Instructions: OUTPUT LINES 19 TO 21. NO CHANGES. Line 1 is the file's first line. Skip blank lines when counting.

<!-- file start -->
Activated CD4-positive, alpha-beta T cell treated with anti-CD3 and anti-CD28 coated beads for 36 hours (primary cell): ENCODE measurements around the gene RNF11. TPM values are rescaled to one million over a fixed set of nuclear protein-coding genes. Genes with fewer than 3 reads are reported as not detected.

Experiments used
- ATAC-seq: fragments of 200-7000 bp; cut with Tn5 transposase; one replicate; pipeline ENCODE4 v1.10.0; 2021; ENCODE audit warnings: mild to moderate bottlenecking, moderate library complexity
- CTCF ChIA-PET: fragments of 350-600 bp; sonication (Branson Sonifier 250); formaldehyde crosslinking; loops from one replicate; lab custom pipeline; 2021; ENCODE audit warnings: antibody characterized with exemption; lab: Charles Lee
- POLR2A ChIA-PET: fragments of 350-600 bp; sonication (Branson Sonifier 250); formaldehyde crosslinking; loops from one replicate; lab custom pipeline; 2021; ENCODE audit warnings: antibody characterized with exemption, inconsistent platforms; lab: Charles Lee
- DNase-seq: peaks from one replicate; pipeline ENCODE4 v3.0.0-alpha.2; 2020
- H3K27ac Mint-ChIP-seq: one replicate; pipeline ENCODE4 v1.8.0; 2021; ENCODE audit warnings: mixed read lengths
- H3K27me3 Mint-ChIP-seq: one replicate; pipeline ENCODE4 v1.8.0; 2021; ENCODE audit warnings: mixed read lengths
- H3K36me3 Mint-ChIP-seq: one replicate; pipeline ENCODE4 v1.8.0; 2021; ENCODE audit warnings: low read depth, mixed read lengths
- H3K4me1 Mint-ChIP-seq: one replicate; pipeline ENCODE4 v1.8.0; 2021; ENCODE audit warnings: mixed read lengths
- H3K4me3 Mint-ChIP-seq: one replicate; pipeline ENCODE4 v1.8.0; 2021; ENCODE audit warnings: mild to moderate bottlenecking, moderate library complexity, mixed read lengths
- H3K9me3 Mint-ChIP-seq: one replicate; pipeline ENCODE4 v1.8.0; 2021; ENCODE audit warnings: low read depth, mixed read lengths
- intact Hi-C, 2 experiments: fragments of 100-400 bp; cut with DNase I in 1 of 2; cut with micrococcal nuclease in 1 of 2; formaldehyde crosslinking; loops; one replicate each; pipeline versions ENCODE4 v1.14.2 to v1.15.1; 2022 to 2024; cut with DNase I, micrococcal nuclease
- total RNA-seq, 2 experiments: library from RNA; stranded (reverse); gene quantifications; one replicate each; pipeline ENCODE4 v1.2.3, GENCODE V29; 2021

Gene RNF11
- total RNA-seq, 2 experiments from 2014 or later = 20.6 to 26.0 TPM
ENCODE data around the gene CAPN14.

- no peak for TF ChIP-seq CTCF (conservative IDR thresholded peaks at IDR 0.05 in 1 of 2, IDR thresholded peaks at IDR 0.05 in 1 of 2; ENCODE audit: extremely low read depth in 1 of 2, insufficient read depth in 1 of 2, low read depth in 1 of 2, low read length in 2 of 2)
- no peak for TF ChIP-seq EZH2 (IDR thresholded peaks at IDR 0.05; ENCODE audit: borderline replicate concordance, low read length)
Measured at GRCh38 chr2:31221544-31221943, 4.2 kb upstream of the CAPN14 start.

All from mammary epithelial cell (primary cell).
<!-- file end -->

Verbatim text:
- no peak for TF ChIP-seq EZH2 (IDR thresholded peaks at IDR 0.05; ENCODE audit: borderline replicate concordance, low read length)
Measured at GRCh38 chr2:31221544-31221943, 4.2 kb upstream of the CAPN14 start.

All from mammary epithelial cell (primary cell).